May I first of all wish all readers a prosperous New Year!
In this edition of The African Bulletin, I want to write about something positive and there is one problem that always bothered me and now seems to be solved.
For those immigrants who are in The Netherlands and who are at the end of their possibilities, like those who fell gravely ill, who are here already over thirty years and still do not have a permit but have not been expelled either. Children who are born and raised here and still do not have a permit, it is required to apply for a residence permit on humanitarian grounds.
When someone applies for a residence permit, one must pay the Immigration Authority a fee for the processing of the application. This handling fee is called “leges”. For different sorts of residence permits there are different leges. It can be something between Euro 50.- and up to Euro 950.-. If the leges are not paid, the application will be rejected without it being processed at all.
One would expect that those who are at least financially “down and out” like the persons described above, the leges would be as low as possible. One was wrong to think so, as it was they who had to pay the full Euro 950.- for the application. Result of this policy was that up to now it was practically impossible to apply and have your application processed, unless one paid. So, those who needed their application processed most could not pay for it.
Theoretically, it was possible to be relieved of the obligation to pay leges but the Immigration Authority was so extremely formalistic in judging the requests for exemption of leges that I do not personally remember cases in which the request was granted. Many appeals have been made against this policy but all-in vain, until the 06 December 2016.
That day the court, sitting with three judges instead of one, judged that indeed the policy of the IND to be so very restrictive that effectively nobody met the requirements for exemption of leges was extremely formalistic and that the Immigration Authority should be much more lenient. The court even gave some rules to follow in cases like this. This judgement made me very happy for at least two reasons. First, now the most vulnerable persons can apply and get their application processed. Second, the judgement was in one of my cases. so that gave me much encouragement.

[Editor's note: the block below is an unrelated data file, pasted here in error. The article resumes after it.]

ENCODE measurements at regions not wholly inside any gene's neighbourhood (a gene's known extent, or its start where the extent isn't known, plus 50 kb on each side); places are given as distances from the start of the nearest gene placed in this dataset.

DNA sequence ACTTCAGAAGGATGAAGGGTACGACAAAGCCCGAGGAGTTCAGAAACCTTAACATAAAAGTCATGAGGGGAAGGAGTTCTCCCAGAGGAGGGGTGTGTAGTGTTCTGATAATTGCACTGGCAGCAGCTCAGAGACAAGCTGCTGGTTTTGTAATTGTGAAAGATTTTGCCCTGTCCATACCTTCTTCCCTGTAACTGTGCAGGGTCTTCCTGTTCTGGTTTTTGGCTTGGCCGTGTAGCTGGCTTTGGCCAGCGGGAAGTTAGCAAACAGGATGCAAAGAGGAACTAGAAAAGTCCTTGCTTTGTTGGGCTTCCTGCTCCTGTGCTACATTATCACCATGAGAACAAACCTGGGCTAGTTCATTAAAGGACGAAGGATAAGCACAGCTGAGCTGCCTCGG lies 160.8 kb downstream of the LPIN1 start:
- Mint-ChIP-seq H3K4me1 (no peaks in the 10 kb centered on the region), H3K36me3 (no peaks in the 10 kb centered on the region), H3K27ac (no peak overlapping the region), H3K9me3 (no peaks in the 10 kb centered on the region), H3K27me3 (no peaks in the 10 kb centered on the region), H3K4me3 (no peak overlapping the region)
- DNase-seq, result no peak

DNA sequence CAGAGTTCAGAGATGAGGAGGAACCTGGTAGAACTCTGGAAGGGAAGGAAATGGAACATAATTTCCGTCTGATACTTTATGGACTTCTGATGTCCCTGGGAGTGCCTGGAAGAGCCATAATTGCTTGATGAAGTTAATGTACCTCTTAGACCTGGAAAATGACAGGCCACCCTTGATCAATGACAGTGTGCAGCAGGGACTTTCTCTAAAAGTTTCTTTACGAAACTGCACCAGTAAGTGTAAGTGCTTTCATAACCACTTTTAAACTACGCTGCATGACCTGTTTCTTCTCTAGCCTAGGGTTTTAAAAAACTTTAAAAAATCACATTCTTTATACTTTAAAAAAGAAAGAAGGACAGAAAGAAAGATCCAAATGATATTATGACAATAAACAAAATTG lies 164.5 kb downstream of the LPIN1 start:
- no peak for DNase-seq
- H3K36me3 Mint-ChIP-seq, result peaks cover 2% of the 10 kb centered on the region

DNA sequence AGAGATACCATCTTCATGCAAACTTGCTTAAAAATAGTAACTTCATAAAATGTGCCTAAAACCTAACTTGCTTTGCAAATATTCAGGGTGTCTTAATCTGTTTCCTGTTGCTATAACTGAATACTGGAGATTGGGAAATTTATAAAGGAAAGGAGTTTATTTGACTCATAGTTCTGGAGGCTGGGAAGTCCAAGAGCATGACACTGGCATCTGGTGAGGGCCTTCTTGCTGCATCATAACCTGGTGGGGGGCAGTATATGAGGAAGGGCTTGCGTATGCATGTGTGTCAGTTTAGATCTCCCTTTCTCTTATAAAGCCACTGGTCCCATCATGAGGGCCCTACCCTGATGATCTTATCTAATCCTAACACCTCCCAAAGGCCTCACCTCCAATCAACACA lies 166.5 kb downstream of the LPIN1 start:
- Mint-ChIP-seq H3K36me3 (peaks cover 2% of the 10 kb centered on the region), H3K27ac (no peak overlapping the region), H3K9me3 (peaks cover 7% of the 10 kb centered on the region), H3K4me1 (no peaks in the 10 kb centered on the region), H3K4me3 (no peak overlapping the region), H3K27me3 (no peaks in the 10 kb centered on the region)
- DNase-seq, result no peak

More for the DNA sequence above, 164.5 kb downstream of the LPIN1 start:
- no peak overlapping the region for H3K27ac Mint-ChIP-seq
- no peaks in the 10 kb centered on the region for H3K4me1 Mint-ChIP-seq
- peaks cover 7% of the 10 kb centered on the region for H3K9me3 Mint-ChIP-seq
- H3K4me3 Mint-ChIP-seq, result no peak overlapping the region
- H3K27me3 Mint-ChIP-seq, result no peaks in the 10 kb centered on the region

Will this judgement change everything for sure?
No, not yet. First of all it is a judgement by one court. Although it was a judgement by a multiple chamber of the court, which has a lot of authority, and the judgement is very well motivated, there is no certainty that other courts will follow this judgement. However, it is likely. Also the Immigration Authority can file an appeal against this judgement.
The High Court could quash the judgement. Personally, I believe that the judgement will not be quashed because it is so sensible and so well motivated. Although it is not yet 100% sure that this is the new policy the Immigration Authority has to follow, I believe it will be and that it is reasonable to anticipate on that change of policy.
For which people is this article relevant?
For those who believe on good grounds that they should apply for a permit on humanitarian grounds, it would be wise to inform themselves about the options and if there are really good reasons to apply, do that together with a well-motivated request for exemption of the ‘leges’.
Please take note of the fact that only very few people qualify for a permit on humanitarian grounds. One must understand that just wanting a permit badly is not enough. It is important that one does not request for a permit while one (or ones lawyer) should know beforehand that filing the application is not sensible.
However, I hope that this likely and much anticipated change will benefit those who really need it.
What to do next?
Those who want to apply for any kind of permit should think twice before doing so. First get proper advice about the situation. It is best to ask Het Juridisch Loket for advice. Go to www.juridischloket.nl and call for an appointment. The people from the Juridisch Loket are helpful and give good advice. If after that one wants to visit a lawyer for the procedure, make sure your lawyer is qualified. That is easily verifiable. Go to the website of the Specialisten Vereniging Migratierecht Advocaten www.svma.nl and look at the list of members. If your lawyer is on that list, he or she specialises in immigration law. And yes, of course, I am on that list too.
What to do when you want to visit our office?
If you have a case concerning immigration law or you are in immigration detention, we are able to support you. Our office can also help in cases of family law, problems with welfare, employment, the landlord, criminal law, labour law and so on.
In our office, several lawyers work with their own specialism, so an appointment can be made with a lawyer that is qualified to handle your case.
Have a look at our web-site www.skv-advocatenkantoor.nl to learn more about our office.
For an appointment call 070 427 3215 and explain to our Secretary what your question is.
When you come to the appointment, bring all information that is available. Only then can we judge the case and do make good use of the time.
*A.G. Kleijweg. Balen van Andelplein 2e, 2273 KH Voorburg – 070.427.3215 – firstname.lastname@example.org / email@example.com